Response: A frequent gambit of philosophical discussion is to attempt to silence your opponent by demanding that he produce, within the confines of a brief discussion, something that cannot be so produced by anyone. For instance, you feign not to know what your opponent means and demand a complete theory of meaning before you will agree to continue the discussion. Or, as in Charlie’s case, you ask for a set of criteria for explanation. However, as Alvin Plantinga somewhere says, I do not need to provide you with a complete theory of meaning to argue that “Colorless green ideas sleep furiously” is meaningless. By that same measure, Charlie, I do not have to give you a complete set of criteria for explanation to legitimately argue that “dormative potency” type objections (please see my next sentence) are poor explanations.

    Charlie: Readers are no doubt wondering why you’d expect to find philosophically substantive definitions in popular dictionaries, in the first place.

    Good point, Charlie! I should have used a dictionary of philosphy written or edited by a professional philosopher instead. OK, here is the definition of “soul” from Simon Blackburn’s The Oxford Dictionary of Philosophy: “The immaterial ‘I’ that possesses conscious experience, controls passion, desire, and action, and maintains a perfect identity from birth (or before) to death (or after)…” Hmmm. Sorry, Charlie, this does not seem to be much of an improvement over the popular dictionary. Let’s try another one. This is from The Cambridge Dictionary of Philosophy, edited by Robert Audi: “Soul, also called spirit, an entity supposed to be present only in living things, corersponding to the Greek psyche and the Latin anima…As the subject of thought, memory, emotion, desire, and action, the soul has been supposed to be the entity that makes self-consciousness possible…” I’m afraid these definitions–not from popular dictionaries, but from unpopular ones produced by professional philosophers–only further highlight the problems I point out.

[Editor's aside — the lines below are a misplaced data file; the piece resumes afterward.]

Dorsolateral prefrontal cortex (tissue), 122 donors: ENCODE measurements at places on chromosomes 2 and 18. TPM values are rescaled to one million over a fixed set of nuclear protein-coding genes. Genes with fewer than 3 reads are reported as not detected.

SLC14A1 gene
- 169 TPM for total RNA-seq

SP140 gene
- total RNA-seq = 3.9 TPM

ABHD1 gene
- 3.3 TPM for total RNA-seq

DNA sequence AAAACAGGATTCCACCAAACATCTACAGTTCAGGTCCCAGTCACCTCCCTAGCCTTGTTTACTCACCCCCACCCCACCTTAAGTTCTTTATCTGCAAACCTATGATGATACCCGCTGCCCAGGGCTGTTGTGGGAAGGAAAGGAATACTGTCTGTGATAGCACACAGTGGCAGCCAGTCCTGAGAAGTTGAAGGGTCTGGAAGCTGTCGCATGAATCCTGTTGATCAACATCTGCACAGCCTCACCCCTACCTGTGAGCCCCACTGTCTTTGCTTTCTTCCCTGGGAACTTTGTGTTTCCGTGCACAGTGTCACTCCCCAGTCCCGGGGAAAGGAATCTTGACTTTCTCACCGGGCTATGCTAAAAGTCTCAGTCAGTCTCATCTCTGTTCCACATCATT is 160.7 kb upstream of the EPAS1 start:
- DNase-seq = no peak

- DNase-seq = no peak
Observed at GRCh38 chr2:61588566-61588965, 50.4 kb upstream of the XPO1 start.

Charlie: Would you be so kind as to present your logical argument and evidence for the positive assertion that, for any person, when that person reaches a state of physical brain death, that person ceases to exist? That would be helpful, thanks.

    Response: Actually, Charlie, I think the shoe is very much on the other foot. What evidence is there that you cease to be at death? Seriously? I have a burden of proof to show, for instance, that Julius Caesar no longer exists? No, I think I will wait for evidence from those who make the very remarkable claim that he does still exist. By the way, I’ve been watching for such evidence for decades, and so far theists and other supernaturalists have supplied nothing credible.

    Charlie: Your beliefs about what is true are not under your control (your assertion). Your action is based on your beliefs (your assertion). Therefore, your actions are based on things over which you have no control. Please explain, then, how actions that are based on things over which you have no control nevertheless have no other external constraints.

    Response: Let’s take a paradigm case (borrowed from Antony Flew): Two young people have fallen in love and decide to get married. No one forces them to marry. It is not a “shotgun wedding.” There is no pregnancy so that they “have to get married.” They do not marry so that one will not be deported as an illegal alien. On the contrary, their decision to marry is spontaneous and due wholly to their own deepest desires and strongest feelings. Clearly, in a case like this, we all say that they married of their own free, unhindered, and uncoerced. Yet, I take it, falling in love is something that happens to you; you might not even want it to happen and try to resist it. So the decision of our two imaginary lovebirds to marry is caused, but paradigmatically free.

    Charlie: Try presenting reasoned arguments.

    Response: Thanks for honoring me with this advice, Charlie. I shall certainly attempt to follow it. Now, let me present you with an admonition, one that, judging by your responses to me, Jim Lippard, and others, you sorely need: Next time you visit home, upbraid your mother and father for having so woefully failed to teach you good manners.